Most people don't reguarly check the California Senate Committee on Banking, Finance and Insurance for the latest news about potential legislation, and so it's no surprise that most people have never heard of California Assembly Bill 2789. That's too bad, because California AB 2789, passed into law in September, 2010 and effective January 1, 2011 as the Money Transmission Act (see http://www.dfi.ca.gov/licensees/moneytransmitters/), is a ticking time bomb, and the big red numbers are glowing "50" as of midnight tonight.
What the law accomplishes sounds mundane enough: it requires money transmitters—companies that act like banks, but aren't, such as PayPal—to get licenses. As usual, however, the devil is in the details. Previously, California corporations were only required to get money transmitter licenses for international funds transfers, and domestic transfers were unregulated. Now both kinds of transfers are regulated. Also, the price of each license is a little bit steep: half a million dollars and change.
Oh, and if you want to do business nationwide, you'll need 43 more of those licenses from almost every state. The forms and requirements are different everywhere, most states want your fingerprints to do a criminal background check (the exact same criminal background check, it turns out), and the price varies wildly from a measly $10,000 to $1,000,000+ per state. Want the forms? Good luck finding them; some states don't post them on-line.
Why does California's law matter at all when the regulatory framework for money transmitters is already such a mess? Well, Silicon Valley is located in California, and if Valley startup founders risk going to jail (which, under the updated PATRIOT Act, they do; see http://www.law.cornell.edu/uscode/html/uscode18/usc_sec_18_00001960——000-.html) for transmitting money illegally without a license, then there aren't going to be very many new companies working on ways to handle payments that don't involve the same old banks touting the same old plastic cards. Not to mention that there aren't a lot of investors who like the idea of putting half a million dollars into a company's bank account so that it can be immediately locked up and used for licenses.
In other words, the Money Transmission Act is designed to kill innovation.
The only silver lining is that the very last clause, section 1872, allows companies that had already been operating under the old law to continue doing so without repurcussion until July 1, 2011, which is when the music stops. On that date, every affected company needs a license application on file, or else the founders, employees and even investors will be committing state and federal crimes by merely continuing to operate.
Who would sponsor such a draconian law? According to legislative analysis of AB 2789 (see ftp://leginfo.public.ca.gov/pub/09-10/bill/asm/ab_2751-2800/ab_2789_cfa_20100628_154447_sen_comm.html), we can blame The Money Services Round Table. If The Money Services Round Table sounds like a shady political group that doesn't want to reveal its true identity, that is because it is a shady political group that doesn't want to reveal its true identity! Thanks to the Freedom of Information Act, however, we know that its lobbyists had some very important things to tell the Federal Reserve in 2006 (see http://www.federalreserve.gov/SECRS/2006/August/20060829/R-1258/R-1258_11_1.pdf), including its member list (which may have grown since then). At the time, it included such names as:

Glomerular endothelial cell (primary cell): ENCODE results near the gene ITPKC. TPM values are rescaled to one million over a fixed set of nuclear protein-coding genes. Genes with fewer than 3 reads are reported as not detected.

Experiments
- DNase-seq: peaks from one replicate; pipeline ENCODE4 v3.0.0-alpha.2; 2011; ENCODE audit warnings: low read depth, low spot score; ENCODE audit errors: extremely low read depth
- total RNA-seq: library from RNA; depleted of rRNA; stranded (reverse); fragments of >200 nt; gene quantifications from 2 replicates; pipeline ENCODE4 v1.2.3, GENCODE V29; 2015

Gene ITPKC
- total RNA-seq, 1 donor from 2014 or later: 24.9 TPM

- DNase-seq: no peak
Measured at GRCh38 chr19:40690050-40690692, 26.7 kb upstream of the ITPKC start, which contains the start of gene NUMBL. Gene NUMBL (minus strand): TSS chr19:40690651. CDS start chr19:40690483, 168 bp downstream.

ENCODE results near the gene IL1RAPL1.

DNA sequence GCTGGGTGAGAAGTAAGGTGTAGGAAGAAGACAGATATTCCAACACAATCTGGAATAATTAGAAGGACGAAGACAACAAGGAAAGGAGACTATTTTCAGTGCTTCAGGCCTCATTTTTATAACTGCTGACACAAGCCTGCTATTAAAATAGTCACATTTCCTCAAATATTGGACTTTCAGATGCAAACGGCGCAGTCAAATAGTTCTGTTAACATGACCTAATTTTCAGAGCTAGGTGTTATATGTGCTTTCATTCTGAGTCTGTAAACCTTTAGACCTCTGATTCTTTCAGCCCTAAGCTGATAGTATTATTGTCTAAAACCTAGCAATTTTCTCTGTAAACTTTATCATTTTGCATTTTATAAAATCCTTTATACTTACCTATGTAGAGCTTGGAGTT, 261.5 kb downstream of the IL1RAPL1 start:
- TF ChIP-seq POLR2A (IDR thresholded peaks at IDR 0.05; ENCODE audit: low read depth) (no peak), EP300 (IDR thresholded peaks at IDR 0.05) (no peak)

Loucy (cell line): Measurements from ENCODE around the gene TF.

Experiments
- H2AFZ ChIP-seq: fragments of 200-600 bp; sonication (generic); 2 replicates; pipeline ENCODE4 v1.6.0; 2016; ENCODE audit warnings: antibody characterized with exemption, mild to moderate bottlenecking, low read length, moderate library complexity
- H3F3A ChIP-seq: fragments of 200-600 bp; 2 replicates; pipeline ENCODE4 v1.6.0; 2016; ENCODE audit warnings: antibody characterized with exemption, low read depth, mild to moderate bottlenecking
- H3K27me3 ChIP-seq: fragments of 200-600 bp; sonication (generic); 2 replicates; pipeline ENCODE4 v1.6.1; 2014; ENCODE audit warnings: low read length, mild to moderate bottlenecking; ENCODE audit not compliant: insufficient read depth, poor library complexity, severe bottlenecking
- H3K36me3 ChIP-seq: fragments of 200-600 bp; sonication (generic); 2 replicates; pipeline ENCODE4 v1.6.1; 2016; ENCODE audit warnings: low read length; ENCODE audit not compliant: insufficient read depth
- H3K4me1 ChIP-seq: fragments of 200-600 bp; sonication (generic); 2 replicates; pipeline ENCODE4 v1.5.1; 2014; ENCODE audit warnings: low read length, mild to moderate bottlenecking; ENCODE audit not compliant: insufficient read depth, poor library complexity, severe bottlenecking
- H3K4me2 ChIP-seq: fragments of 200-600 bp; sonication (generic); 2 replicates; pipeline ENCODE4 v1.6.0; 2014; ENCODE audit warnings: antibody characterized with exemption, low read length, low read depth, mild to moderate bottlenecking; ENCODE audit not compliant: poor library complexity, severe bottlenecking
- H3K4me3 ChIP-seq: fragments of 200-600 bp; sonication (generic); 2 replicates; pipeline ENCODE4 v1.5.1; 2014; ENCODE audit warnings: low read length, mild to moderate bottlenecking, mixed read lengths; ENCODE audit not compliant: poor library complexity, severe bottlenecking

- Western Union
- American Express
While it's no surprise that these companies might want to keep out the competition, that doesn't make anti-competitive behavior something we should accept. The big four payment card companies (Visa, MasterCard, Discover and American Express) have managed to raise interchange fees for years and years thanks to legislative tricks, and only now is Congress trying to solve the problem by regulating debit (but thanks to lobbyists, not credit) card interchange rates via the Durbin Amendment to the Dodd-Frank Act, which has severe problems of its own.
You might argue that innovation in the financial industry is alive and well, but you'd only be right if you mean that in the most cynical terms. Case in point: Square, a payments company that is a media darling frequently cited as a leading innovator, does not disrupt the financial infrastructure in any way. In fact, Visa just invested in Square directly because it does such a good job of propagating the status quo. PayPal similarly exists to promote existing financial infrastructures, not replace them with something better.
My company, Think Computer Corporation, will be forced to shut down FaceCash—the only payment system built from the ground up to replace the plastic card network—if we cannot meet California's requirements to apply for a license by July 1. (We're pretty confident we'll be okay, but it's still a considerable risk.) Another one of our competitors won't admit it, but even after raising $20 million in venture capital funding, they just stopped operating entirely in April, 2011, likely because of the regulatory uncertainty posed by AB 2789. Today, a former American Express executive who worked on the company's Serve mobile payment system confided that the license issue had even become an internal issue for the one of the very same companies that sponsored the legislation in the first place.
Simply put, in a capitalist society, this system is insane. It does not protect consumers. It prevents market competition. It keeps interchange prices so high that Congress can't even hold enough hearings about the issue.
Fortunately, this is one problem that is easy to solve. Tell your representatives in Congress to override California AB 2789 with a federal money transmission framework that makes sense, and allow competition to lower prices on its own.